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Crews hope basement holds clues to Harlem building collapse



NEW YORK (AP) - Emergency workers sifted through debris Saturday from the site of a deadly explosion at two New York City apartment buildings as they worked to reach the basement levels, clearing the way for investigators to search for clues that might reveal what caused the blast.

Construction machinery was offloading debris from the site in East Harlem, which was still swarming with emergency officials from multiple law enforcement agencies.

Truckloads of scattered material will be sifted for any traces of human remains that might not have been found at the site, said city Fire Commissioner Salvatore Cassano. Although the bodies of all eight people reported missing have been recovered, the rescue operation was continuing in case others may be buried beneath the rubble, he said.

Arson detectives and fire marshals were waiting to enter the basements to examine meters, check pipes and inspect any possible ignition sources, such as light switches, that might have caused the blast. About 70 percent of the debris was cleared by midday Friday after a hazardous rear wall that had slowed the process was finally removed.

A few blocks away, underneath the Metro-North railroad tracks, several wrecked vehicles were still covered in bricks and debris. The vehicles had been removed from the close vicinity of the explosion.

No news briefings were scheduled for Saturday, and Mayor Bill de Blasio was not expected to visit the site.

"We thought we would see how the neighborhood is pulling together, but it might be too soon," said Gloria Herrera, 24, who was watching the recovery effort. "This is so sad."

More than 60 people were injured in the explosion, and more than 100 others were displaced, officials said.

The theory that the explosion was due to a gas leak gained momentum Friday after the National Transportation Safety Board, which investigates pipeline accidents, said underground tests conducted in the hours after Wednesday morning's explosion registered high concentrations of natural gas.

NTSB team member Robert Sumwalt said utility Consolidated Edison dug 50 holes about 18 to 24 inches deep around the blast site and measured gas levels in those cavities soon after the explosion. Gas concentration was up to 20 percent in at least five spots, and normal levels in the city's soil should be zero, he said.

"Somehow or another, natural gas did work its way into the ground," he said, adding that workers were testing nearby pipes to identify any with potential leaks.

The NTSB will conduct its own inquiry after police and fire officials determine what might have sparked the blast.

Police have identified six of those who died: Griselde Camacho, 45, a Hunter College security officer; Carmen Tanco, 67, a dental hygienist who participated in church-sponsored medical missions to Africa and the Caribbean; Andreas Panagopoulos, 43, a musician; Rosaura Hernandez, 22, a restaurant cook from Mexico; George Ameado, 44, a handyman who lived in one of the buildings that collapsed; and Alexis Salas, 22, a restaurant worker.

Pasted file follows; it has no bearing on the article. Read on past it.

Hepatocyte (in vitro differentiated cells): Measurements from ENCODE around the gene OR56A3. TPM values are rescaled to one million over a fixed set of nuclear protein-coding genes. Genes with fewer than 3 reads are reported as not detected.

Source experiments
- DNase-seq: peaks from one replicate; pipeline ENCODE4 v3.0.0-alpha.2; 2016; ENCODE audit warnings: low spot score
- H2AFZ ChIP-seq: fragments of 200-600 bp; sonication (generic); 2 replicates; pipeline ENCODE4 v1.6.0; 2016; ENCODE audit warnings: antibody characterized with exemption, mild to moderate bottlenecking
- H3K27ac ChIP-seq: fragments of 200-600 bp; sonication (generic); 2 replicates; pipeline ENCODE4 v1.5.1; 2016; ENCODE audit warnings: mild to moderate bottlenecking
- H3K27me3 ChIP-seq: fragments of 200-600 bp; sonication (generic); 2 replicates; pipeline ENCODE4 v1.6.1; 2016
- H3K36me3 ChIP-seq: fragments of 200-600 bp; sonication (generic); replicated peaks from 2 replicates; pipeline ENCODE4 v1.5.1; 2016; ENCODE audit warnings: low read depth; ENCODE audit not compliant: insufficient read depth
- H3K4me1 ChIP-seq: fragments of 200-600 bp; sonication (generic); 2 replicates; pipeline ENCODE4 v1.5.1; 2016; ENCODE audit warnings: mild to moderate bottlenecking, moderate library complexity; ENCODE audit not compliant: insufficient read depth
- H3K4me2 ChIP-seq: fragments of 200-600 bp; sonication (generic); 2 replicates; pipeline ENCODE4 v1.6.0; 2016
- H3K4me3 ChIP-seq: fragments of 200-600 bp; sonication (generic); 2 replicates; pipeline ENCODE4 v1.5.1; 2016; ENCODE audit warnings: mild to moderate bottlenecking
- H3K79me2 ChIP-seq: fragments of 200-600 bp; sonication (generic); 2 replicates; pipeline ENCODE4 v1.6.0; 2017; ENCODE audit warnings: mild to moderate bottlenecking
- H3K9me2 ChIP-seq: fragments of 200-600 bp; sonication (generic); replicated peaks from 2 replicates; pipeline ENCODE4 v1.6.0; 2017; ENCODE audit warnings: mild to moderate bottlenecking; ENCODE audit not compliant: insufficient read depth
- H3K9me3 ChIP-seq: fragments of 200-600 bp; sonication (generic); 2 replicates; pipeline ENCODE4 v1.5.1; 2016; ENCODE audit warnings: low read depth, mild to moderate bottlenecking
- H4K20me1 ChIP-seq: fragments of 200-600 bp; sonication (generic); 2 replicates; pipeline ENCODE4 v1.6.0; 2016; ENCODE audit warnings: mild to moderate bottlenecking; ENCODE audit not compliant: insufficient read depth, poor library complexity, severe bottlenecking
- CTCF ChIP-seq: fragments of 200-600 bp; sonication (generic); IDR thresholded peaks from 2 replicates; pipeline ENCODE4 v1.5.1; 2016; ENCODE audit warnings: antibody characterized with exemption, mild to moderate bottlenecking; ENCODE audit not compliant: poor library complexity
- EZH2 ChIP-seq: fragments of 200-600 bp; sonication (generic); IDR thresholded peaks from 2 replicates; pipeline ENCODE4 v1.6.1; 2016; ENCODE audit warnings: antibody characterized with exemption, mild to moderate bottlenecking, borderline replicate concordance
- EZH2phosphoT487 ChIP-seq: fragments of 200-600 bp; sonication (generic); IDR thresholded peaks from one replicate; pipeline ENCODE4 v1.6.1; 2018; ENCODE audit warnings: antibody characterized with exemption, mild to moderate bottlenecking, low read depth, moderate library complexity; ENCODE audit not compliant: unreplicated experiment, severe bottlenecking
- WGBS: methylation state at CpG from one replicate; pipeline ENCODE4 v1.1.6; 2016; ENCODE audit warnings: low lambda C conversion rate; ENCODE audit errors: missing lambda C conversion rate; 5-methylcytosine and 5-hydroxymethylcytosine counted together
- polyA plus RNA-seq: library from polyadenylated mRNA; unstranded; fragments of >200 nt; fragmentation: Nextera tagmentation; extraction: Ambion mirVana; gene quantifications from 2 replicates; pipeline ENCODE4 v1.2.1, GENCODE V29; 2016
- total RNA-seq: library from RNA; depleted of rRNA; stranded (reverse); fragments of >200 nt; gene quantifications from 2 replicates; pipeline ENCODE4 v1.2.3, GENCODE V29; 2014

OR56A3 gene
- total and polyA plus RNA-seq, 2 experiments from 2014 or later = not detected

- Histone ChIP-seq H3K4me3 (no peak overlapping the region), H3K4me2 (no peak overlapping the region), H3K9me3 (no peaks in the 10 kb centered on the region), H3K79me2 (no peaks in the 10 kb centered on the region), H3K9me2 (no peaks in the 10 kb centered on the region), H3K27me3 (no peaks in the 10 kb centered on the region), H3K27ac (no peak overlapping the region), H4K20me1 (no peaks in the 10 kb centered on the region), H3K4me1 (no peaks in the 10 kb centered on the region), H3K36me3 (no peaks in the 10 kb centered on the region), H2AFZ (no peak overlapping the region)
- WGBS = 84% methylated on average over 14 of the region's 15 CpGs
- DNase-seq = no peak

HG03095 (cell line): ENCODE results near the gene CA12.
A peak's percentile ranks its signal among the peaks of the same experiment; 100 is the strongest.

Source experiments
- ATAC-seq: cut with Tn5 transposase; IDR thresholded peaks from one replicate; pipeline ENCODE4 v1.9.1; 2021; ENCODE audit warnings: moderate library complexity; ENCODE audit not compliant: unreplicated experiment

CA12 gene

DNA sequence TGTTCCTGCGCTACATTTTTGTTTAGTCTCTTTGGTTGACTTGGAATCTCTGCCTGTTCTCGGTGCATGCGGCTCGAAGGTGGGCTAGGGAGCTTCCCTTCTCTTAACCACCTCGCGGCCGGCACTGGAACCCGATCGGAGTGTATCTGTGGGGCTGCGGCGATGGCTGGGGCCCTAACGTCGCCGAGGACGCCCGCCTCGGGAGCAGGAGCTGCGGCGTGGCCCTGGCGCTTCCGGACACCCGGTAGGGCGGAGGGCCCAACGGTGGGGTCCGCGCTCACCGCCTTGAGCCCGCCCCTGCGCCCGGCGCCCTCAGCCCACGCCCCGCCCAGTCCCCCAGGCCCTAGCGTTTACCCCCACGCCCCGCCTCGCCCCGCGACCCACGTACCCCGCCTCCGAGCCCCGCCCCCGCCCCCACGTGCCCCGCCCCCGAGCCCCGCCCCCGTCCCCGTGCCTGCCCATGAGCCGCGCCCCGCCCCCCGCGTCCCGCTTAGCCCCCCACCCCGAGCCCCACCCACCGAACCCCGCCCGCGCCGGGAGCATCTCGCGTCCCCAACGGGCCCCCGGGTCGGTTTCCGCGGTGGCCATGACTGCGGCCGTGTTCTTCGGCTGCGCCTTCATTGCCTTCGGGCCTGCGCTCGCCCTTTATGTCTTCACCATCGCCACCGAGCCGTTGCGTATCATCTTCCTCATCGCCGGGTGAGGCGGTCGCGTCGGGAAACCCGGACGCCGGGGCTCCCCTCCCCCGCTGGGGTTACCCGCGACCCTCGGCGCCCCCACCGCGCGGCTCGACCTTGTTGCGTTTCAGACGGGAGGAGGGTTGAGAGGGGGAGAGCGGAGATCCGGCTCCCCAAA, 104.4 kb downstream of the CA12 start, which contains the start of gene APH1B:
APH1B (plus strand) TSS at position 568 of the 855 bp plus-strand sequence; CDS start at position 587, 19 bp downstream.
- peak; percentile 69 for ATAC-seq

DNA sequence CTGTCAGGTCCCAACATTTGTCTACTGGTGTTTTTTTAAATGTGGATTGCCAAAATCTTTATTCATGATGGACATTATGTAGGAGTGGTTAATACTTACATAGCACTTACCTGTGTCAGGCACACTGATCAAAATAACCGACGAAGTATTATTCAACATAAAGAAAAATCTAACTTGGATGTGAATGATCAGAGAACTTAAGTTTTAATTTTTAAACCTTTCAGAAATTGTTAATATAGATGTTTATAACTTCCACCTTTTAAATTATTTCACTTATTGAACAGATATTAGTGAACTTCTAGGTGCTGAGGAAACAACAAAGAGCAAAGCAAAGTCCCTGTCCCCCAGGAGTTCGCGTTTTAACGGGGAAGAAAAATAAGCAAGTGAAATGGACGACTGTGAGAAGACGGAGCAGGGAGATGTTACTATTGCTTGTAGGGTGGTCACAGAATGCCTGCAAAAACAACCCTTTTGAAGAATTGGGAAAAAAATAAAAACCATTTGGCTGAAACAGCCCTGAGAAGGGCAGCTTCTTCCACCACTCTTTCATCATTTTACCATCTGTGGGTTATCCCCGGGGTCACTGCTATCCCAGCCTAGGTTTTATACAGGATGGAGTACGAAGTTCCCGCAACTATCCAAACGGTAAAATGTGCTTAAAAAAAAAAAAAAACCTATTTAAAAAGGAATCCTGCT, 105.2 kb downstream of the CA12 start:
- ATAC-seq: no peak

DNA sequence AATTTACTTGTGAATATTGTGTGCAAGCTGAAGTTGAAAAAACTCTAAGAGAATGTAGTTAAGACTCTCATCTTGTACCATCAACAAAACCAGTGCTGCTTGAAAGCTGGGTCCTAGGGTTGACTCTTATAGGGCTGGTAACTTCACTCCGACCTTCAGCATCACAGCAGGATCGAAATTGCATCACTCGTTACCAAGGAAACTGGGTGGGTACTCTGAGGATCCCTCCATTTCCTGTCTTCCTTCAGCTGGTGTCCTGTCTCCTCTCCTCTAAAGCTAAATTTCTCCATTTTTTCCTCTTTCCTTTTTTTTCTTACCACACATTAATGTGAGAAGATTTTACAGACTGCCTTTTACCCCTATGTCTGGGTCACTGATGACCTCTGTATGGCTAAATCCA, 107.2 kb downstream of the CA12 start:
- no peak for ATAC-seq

Mexican officials said another Mexican woman, Rosaura Barrios Vazquez, 43, was among those killed.

The name of the eighth person recovered, a woman, hasn't been released.

After touring a Red Cross shelter where some of the displaced residents have been placed temporarily, de Blasio pledged his support to find suitable temporary or long-term housing options for those displaced.

"It's our obligation as the city of New York, and I know all New Yorkers feel this way, to stand by them," he said.

The Department of Homeless Services has about 50 apartments available for families in private buildings where nonprofits are involved in the management, the mayor said. He said officials are arranging for more apartments that would be available for up to three months.

Investigators were trying to pinpoint the gas leak and determine whether it had anything to do with the city's aging gas and water mains, some of which were installed in the 1800s. More than 30,000 miles of decades-old, decaying cast-iron pipe still are being used to deliver gas nationwide, according to U.S. Transportation Department estimates.

Fire and utility officials said that if the buildings were plagued in recent days or weeks by strong gas odors, as some tenants contend, they have no evidence anyone reported it before Wednesday. An Associated Press analysis of the city's 311 calls database from Jan. 1, 2013, through Tuesday also found no calls from the buildings about gas.

The blast erupted about 15 minutes after someone from a neighboring building reported smelling gas, authorities said. Con Edison said it immediately sent workers to check out the report, but they got there too late.

The lesson, de Blasio said, is that people should heed the post-Sept. 11, 2001, slogan, "If you see something, say something."

___

Associated Press writers Jake Pearson, Ken Sweet, Julie Walker, Jonathan Lemire, David B. Caruso, David Crary, Leanne Italie, Karen Matthews, Deepti Hajela, Mike Casey and Sonia Moghe contributed to this report.

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Davie2743 March 15 2014 at 11:53 AM